Descalso’s big move


Regina pop-rockers plan to pack their bags and move to Montreal after the release of new album

Paul Bogdan
A&C Writer

The Artesian
March 23
8:30 p.m.
$10 door; $20 door and CD

“It’s a lot faster and a lot cheaper,” said Descalso drummer Gaelan Malloy.

No, he’s not talking about the differences between microwave and stovetop popcorn; Malloy is talking about recording his band’s new album, On My Feet, which you can pick up at the release show at the Artesian on March 23.

“It’s live off the floor. We did some overdubs, but the bass and drums are all one take,” Malloy said. “Most of the guitar is, too, and a lot of the vocals are as well. It’s got a real nice groove to it.”

Malloy said Descalso chose to record the album live off the floor as opposed to tracking every part individually, which is a route many artists choose to record, because it makes for a more lively feel and the group was confident enough in their abilities to do so.

“We like to think of ourselves as a live band,” Malloy said. “We play really well live … It’s harder to get that feel or groove when you’re tracking it because you’re in different rooms at different times. If you’re tight enough to do it live, you can [record live] without it sounding bad.”

Despite the band’s praises of Regina, the Queen City can’t seem to curb Descalso’s appetite for success and they plan to relocate to Montreal this coming summer. Descalso takes what they do seriously and Malloy said this is their chance to “make it big.”

“It’s the music capital of Canada. None of us speak French, except for Cristian [Moya, guitarist/vocalist], so it’s kind of a weird place to go right away … [but] there’s a big music scene there … It’s an adventure as well,” Malloy said.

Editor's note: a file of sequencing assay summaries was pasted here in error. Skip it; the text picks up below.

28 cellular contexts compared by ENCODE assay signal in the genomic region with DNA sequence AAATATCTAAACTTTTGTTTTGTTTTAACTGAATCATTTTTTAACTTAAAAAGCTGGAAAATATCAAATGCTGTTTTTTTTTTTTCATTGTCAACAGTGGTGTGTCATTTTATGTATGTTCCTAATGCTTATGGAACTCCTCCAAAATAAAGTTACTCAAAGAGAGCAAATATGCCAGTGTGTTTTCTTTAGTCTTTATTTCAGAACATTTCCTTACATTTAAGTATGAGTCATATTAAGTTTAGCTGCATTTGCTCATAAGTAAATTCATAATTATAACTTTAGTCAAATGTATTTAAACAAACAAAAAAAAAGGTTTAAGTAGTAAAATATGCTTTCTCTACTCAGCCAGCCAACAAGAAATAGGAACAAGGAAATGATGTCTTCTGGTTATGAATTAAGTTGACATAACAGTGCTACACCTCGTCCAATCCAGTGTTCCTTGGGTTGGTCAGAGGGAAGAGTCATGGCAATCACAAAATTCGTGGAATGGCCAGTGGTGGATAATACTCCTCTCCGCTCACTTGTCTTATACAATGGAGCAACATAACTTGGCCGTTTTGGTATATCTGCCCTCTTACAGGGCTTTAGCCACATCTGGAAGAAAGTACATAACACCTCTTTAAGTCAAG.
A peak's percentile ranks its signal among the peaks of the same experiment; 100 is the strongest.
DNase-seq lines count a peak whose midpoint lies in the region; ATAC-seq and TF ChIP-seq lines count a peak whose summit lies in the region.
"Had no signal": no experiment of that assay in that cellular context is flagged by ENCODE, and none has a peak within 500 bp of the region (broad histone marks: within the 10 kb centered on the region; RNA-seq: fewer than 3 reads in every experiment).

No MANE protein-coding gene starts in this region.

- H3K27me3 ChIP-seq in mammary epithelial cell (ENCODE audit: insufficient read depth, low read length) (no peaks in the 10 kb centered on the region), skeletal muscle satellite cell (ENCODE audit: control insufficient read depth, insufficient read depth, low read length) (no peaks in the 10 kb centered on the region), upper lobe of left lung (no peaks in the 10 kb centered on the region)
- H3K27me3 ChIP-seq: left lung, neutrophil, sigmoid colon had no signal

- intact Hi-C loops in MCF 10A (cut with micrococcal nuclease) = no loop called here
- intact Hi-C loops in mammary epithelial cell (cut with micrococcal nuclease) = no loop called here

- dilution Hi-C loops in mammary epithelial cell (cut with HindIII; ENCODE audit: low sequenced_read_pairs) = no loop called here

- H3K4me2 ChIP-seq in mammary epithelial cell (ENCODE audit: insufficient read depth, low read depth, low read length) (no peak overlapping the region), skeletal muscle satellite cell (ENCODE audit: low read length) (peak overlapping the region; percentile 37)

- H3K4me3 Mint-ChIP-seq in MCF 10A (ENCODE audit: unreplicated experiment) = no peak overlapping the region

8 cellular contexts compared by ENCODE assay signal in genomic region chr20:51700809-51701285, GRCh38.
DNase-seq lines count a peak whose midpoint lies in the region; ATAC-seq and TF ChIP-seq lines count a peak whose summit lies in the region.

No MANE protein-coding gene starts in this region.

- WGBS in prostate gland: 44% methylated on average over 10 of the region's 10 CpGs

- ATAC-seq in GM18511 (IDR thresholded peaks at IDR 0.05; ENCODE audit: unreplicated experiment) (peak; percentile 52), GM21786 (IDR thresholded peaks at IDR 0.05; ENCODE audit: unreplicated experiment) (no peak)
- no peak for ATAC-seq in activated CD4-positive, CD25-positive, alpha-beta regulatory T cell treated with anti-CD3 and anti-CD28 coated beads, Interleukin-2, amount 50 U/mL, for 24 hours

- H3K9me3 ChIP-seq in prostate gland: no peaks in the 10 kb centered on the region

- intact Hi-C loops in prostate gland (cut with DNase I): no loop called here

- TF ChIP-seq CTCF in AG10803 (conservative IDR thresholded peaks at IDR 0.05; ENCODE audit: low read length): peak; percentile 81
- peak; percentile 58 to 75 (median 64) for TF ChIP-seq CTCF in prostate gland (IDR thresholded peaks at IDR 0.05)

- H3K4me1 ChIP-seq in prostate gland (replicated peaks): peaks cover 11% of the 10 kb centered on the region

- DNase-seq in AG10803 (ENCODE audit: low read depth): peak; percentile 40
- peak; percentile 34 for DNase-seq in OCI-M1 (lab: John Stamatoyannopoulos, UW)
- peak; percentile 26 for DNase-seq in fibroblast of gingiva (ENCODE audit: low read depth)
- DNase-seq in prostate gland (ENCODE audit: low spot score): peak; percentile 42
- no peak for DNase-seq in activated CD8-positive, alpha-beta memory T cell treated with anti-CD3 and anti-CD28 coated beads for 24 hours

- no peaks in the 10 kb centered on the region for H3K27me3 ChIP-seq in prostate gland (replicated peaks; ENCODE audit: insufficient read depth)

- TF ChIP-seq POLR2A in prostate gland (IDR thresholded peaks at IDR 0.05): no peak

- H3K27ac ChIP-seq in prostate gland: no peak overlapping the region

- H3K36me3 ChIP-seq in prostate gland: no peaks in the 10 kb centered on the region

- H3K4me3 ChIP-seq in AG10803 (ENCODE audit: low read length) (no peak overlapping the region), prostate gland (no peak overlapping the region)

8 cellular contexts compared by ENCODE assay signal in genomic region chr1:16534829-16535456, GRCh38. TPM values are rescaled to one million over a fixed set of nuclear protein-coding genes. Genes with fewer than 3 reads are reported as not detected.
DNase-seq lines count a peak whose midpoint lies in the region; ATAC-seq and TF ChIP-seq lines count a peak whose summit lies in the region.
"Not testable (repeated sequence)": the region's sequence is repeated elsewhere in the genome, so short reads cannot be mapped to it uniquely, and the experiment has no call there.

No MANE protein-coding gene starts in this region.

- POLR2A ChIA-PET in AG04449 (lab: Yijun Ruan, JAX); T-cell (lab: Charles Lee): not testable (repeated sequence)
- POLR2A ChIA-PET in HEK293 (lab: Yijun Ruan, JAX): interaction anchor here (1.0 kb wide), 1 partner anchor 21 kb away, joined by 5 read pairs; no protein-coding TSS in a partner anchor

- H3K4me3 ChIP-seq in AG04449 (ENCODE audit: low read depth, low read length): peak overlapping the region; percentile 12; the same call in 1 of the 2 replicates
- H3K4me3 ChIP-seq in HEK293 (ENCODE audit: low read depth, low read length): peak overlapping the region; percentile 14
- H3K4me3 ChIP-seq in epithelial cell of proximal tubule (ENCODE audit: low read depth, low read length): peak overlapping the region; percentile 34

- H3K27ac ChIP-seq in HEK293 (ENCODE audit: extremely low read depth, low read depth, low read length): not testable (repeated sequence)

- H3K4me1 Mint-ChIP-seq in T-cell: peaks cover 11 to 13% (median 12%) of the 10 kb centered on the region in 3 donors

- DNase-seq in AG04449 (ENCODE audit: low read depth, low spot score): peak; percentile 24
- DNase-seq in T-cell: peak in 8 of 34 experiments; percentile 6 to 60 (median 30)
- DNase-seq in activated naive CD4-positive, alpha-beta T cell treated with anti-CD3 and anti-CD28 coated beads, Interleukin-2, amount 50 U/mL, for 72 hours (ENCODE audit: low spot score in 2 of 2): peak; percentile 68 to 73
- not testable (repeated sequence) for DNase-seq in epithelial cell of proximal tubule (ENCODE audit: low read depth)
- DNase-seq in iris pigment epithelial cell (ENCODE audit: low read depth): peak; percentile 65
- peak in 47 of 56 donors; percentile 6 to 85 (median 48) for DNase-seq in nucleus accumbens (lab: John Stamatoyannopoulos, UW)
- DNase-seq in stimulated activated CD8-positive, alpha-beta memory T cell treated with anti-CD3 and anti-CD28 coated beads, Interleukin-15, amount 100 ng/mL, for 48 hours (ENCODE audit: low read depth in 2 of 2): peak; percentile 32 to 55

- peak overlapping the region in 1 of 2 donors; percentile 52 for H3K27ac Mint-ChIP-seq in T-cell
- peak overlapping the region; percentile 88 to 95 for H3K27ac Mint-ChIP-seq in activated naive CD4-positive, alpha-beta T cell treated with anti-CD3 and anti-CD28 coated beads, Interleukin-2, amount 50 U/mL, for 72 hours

Montreal wasn’t the only place Descalso considered moving to. Malloy said the band also considered moving to Vancouver due to its music scene.

What then of Regina’s music scene? Is it possible to be a successful musician in the prairies? Notwithstanding his band’s decision, Malloy feels that musicians can be successful in Regina.

“There are a ton of good bands who’re doing really well in Regina … There’s nothing wrong with Regina,” Malloy said.

Nonetheless, he feels Descalso will be able to hit a larger fan base and play more shows in Montreal than in Regina. Malloy said people in Regina may become jaded to Descalso’s music and “if you play every weekend [in Regina], you lose hype.” The larger population will allow Descalso to play more shows to more people at more venues.

“[Montreal] is just bigger. There are more labels, more venues, a bigger crowd,” Malloy said. “There’s nothing wrong with Regina. [Montreal] is just a bigger location.”

Being a successful band is not only something that’s hard to attain, but also something that’s hard to define. What does success mean to Descalso?

“I don’t know. Every member has something different [in mind],” Malloy said. “For me, I’d like to play super big shows or get on a summer tour or festival, like those big shows in Europe where you see big flags and crowds of people. Once we get that, I’d consider that success.”

Malloy is unsure of how the move will impact Descalso’s music, but hopes that. if it does, it does so “positively.”

“Maybe we’ll add some more French lyrics,” Malloy chuckleds.

Between the On My Feet release show and the big move, Descalso’s main plans are to perform as often as it can before it leaves.

“We’ve played very little to gain some hype … after [the release] we’re going to try to play as much as possible,” Malloy said. “We’re playing in Saskatoon and we’re going to see if we can get some other out-of-town shows.”

As for their show on March 23 at the Artesian, Malloy encourages those attending to go early because he anticipates that “it’s going to pack up really quickly.”

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